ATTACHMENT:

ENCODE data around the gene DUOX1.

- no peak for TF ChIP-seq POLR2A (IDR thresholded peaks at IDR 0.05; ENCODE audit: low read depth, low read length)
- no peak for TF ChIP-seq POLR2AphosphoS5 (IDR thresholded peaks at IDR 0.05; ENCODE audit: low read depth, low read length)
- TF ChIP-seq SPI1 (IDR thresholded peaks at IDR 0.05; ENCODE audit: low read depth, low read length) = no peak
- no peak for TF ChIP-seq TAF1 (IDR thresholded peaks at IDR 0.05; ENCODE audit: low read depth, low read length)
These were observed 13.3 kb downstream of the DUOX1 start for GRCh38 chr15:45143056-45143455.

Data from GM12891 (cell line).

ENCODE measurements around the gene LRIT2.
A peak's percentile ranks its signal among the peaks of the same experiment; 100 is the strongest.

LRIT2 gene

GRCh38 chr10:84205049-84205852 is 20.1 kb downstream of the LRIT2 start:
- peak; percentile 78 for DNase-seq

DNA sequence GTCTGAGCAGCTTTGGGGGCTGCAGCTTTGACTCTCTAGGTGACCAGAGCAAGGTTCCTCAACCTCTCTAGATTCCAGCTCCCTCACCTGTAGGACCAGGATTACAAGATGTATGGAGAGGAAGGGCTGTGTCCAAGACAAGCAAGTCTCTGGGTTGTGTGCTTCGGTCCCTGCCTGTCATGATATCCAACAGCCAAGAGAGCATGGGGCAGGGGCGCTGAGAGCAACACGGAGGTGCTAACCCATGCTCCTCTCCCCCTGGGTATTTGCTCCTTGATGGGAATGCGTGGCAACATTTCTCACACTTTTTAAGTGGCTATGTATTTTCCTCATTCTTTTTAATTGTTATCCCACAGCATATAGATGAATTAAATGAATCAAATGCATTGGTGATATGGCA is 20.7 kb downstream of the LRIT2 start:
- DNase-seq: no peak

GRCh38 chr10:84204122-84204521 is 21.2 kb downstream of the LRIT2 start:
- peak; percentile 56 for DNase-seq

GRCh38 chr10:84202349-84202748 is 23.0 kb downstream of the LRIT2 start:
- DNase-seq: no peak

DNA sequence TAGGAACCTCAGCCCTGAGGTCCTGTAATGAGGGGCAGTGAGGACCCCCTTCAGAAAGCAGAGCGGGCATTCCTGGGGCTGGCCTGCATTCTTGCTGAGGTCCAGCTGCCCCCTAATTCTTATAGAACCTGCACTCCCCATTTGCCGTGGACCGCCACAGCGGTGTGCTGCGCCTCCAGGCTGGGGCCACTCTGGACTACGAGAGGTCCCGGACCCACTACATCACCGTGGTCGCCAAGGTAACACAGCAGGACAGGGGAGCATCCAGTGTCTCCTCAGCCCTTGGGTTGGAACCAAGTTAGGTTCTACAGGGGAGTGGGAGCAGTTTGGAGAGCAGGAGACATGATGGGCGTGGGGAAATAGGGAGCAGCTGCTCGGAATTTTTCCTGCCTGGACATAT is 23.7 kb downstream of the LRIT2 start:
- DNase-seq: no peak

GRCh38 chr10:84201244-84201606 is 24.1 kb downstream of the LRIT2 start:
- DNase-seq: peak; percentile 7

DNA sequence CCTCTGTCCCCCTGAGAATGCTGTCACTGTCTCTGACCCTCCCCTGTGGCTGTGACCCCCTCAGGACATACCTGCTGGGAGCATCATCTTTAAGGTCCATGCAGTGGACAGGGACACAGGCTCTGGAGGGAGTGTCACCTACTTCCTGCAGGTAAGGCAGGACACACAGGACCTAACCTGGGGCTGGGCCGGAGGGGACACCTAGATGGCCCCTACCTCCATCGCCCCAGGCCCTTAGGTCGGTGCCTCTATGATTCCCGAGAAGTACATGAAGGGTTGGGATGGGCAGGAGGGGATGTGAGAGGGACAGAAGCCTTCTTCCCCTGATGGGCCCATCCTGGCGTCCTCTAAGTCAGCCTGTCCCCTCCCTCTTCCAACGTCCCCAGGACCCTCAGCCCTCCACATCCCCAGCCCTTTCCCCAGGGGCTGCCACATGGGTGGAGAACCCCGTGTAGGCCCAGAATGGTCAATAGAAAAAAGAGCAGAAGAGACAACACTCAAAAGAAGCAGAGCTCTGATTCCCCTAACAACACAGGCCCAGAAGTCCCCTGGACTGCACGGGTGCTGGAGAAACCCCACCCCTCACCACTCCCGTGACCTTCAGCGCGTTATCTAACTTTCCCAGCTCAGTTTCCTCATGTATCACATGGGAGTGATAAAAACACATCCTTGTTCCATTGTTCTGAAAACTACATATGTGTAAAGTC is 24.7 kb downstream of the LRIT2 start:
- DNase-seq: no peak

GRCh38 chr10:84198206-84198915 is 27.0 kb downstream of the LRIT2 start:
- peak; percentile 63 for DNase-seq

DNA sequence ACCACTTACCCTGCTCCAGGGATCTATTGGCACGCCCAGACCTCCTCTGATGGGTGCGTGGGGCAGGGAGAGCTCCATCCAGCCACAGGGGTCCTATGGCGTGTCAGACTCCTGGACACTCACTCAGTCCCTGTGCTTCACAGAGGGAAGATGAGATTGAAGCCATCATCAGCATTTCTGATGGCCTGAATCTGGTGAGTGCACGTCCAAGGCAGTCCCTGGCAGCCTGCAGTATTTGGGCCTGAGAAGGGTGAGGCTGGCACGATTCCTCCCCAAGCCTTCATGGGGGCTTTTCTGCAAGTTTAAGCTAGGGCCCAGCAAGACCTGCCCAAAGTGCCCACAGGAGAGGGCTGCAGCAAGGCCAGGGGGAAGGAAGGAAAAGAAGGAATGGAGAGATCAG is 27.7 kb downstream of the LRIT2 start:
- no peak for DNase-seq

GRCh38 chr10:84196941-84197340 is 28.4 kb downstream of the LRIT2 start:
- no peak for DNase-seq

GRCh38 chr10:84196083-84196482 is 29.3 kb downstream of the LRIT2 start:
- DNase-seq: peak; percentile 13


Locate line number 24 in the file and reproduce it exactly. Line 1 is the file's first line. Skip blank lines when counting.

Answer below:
- DNase-seq: no peak